OPENING OUR HEARTS AND SPACES TO MULTICULTURAL EXPRESSION
An open letter from the Montréal Pride board of directors and team with regard to the events related to the “Black Lives Matter” movement in Toronto and spaces reserved for people from ethno-cultural communities at Pride events.
This open letter has been drafted in response to the events surrounding the Black Lives Matter demonstration which took place during Pride Toronto. The activists’ peaceful protest raised many questions about the place of people of colour and, by extension, of all people from ethno-cultural communities, within the program of events and the role of Prides in the fight against racism, transphobia and discrimination.
We, the board of directors and team of Montréal Pride, have given the issue much thought before publishing this open letter and taking a public position. We felt it was important to understand the situation here in Montréal and address the concerns of local communities. We therefore met with people directly affected by these issues and challenges. We also examined the feasibility of their demands. Our conclusion is that, here too, there are matters to be addressed and we must take action.
Understanding, accepting, taking action
Pride is certainly a celebration but, above all, it must be a clear expression of political purpose in the interest of LGBTTIQ2S people. The Pride movement has evolved not only from the many marches and demonstrations held to defend the rights of LGBTTIQ2S people, with the ultimate goal of achieving legal equality and social acceptance by and for everyone, but also from publicly denouncing homophobic, transphobic, biphobic, lesbophobic, xenophobic, sexist and racist events.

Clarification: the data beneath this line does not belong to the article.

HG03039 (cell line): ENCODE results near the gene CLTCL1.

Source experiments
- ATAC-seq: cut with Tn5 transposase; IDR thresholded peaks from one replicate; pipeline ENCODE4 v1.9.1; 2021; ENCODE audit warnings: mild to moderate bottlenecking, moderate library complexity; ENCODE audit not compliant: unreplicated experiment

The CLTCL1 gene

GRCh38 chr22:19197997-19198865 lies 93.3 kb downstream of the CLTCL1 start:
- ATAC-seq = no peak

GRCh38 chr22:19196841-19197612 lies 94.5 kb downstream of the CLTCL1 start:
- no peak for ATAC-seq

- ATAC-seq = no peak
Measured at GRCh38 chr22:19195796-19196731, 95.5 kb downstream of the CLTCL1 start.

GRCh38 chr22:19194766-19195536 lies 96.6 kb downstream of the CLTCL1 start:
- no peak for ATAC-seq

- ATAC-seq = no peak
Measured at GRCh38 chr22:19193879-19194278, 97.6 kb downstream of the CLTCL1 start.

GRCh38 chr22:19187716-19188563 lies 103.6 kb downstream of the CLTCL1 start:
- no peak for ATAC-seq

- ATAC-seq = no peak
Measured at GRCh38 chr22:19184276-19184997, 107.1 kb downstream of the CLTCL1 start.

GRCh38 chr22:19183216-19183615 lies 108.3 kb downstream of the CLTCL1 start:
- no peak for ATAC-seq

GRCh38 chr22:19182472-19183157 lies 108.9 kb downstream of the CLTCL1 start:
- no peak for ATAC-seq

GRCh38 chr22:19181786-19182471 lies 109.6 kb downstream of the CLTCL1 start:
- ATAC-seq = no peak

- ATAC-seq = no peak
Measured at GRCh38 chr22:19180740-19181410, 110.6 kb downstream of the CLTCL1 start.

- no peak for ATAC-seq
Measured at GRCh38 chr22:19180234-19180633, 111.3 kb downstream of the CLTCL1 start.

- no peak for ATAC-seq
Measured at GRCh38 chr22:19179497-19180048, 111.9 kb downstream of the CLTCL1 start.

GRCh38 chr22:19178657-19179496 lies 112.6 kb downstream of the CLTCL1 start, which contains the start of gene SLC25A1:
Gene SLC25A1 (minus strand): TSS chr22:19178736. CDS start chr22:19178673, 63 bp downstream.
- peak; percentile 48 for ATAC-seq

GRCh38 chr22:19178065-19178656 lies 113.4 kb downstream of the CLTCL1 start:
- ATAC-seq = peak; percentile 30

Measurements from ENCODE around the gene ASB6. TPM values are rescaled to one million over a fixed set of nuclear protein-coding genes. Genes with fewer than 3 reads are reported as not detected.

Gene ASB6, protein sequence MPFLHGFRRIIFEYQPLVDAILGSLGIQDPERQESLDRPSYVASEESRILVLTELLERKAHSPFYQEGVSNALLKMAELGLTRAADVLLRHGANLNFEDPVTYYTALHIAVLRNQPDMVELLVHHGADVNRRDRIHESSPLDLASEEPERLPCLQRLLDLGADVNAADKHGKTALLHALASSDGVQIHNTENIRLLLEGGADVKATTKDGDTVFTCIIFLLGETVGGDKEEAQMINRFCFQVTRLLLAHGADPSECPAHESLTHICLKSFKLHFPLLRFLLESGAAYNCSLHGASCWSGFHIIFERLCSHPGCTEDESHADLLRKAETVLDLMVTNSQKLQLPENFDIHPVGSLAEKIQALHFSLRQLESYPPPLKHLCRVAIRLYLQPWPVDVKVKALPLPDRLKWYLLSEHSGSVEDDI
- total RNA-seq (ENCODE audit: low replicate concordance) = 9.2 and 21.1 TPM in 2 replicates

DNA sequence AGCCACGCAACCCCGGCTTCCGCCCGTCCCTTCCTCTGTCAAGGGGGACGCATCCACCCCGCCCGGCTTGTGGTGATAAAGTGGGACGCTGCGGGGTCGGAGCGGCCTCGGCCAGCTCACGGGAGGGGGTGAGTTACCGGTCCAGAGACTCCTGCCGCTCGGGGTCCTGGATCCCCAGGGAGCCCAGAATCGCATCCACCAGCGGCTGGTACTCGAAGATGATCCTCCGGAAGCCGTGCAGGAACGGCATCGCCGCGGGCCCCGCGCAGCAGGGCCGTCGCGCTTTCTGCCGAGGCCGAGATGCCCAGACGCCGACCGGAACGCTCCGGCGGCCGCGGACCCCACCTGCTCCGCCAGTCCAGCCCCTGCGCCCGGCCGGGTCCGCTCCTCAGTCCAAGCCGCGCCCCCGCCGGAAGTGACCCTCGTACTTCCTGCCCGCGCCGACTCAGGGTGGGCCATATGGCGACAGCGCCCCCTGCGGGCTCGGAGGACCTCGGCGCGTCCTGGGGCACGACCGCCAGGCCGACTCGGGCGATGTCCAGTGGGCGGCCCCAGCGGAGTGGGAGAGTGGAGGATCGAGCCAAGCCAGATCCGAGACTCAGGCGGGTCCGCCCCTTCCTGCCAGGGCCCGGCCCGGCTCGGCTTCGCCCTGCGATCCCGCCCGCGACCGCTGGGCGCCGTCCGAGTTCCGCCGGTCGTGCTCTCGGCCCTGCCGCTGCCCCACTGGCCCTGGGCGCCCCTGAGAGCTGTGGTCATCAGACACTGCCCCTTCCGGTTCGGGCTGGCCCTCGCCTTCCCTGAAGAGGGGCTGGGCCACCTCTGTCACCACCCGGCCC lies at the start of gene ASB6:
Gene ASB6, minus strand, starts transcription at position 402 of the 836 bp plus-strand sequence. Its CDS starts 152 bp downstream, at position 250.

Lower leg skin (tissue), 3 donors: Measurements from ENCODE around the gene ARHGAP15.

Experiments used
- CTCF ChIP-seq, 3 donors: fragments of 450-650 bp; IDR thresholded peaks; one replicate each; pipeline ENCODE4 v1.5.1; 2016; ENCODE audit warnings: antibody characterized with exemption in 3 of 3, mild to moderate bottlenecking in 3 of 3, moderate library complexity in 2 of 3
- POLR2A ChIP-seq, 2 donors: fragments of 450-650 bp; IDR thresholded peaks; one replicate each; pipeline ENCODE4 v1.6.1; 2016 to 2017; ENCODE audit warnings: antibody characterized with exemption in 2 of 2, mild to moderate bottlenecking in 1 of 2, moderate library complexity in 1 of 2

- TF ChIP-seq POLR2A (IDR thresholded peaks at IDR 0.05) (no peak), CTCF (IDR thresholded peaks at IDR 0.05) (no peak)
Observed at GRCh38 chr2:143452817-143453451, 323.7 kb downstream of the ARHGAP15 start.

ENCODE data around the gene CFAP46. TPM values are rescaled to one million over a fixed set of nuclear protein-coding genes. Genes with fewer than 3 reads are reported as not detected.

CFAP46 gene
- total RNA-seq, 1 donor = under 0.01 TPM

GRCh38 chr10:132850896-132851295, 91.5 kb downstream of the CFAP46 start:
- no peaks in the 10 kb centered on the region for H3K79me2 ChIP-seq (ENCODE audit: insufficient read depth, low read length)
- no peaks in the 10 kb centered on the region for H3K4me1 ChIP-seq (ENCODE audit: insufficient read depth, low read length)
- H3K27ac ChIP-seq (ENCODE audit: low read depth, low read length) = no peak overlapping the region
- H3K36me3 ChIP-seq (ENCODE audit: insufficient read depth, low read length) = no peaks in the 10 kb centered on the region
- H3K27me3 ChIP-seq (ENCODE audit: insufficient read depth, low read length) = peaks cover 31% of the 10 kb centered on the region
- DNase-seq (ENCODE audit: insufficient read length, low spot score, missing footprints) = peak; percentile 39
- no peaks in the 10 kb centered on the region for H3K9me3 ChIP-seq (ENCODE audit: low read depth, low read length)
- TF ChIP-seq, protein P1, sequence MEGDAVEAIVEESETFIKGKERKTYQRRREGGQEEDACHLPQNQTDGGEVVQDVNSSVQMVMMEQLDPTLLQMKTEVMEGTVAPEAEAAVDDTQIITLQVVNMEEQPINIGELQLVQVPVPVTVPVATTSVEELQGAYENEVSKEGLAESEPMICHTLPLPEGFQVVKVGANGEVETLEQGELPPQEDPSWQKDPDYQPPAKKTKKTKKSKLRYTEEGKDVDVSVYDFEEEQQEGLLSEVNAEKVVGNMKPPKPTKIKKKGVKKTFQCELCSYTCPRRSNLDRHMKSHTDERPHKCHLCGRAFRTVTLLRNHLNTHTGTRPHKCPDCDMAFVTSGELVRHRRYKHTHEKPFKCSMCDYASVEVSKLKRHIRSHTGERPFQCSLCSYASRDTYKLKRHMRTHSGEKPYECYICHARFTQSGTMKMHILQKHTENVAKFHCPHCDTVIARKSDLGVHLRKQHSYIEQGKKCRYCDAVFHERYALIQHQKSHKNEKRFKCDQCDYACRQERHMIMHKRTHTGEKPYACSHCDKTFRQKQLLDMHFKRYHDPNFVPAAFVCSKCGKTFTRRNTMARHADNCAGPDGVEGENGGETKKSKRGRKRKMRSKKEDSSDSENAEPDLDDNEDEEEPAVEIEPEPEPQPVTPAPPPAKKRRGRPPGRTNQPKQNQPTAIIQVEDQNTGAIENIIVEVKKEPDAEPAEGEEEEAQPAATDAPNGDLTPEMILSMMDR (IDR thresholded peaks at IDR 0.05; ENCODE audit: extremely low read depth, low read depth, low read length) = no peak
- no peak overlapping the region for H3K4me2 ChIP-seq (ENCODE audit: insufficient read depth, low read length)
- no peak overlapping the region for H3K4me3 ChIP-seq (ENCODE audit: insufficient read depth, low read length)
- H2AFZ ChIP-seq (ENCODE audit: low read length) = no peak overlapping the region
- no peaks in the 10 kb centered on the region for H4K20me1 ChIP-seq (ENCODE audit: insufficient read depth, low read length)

These same proud, true and transformative words were used to voice these same demands for inclusion and visibility in the activists’ speeches at the Toronto parade. We need to understand the double discrimination suffered by LGBTTIQ2S members of ethno-cultural communities; we must recognize the lack of spaces devoted to them in the public and socio-cultural landscape; and we must, of course, address the critical lack of funding for their community organizations.
A policy of inclusion
At Montréal Pride, we examined our own management of issues faced by ethno-cultural communities, their visibility and their place in our program of events. In response, we have in recent years established a policy of inclusion of ethno-cultural groups that aims to achieve better representation in the activities we offer. That is why the groups concerned offer and manage their own activities.
For example, Arc-en-ciel d’Afrique offers its own program of events, the Afro Pride festival, as part of the Montréal Pride program. Last year, Collectif Participes organized and facilitated a round table discussion on issues affecting trans persons. There are numerous examples and this inclusion will continue again this year. This policy has enabled many organizations to play an important role in our calendar of events. Has it allowed for a fair representation of all ethno-cultural LGBTTIQ2S communities? We think this is a good start, but it is certainly not enough.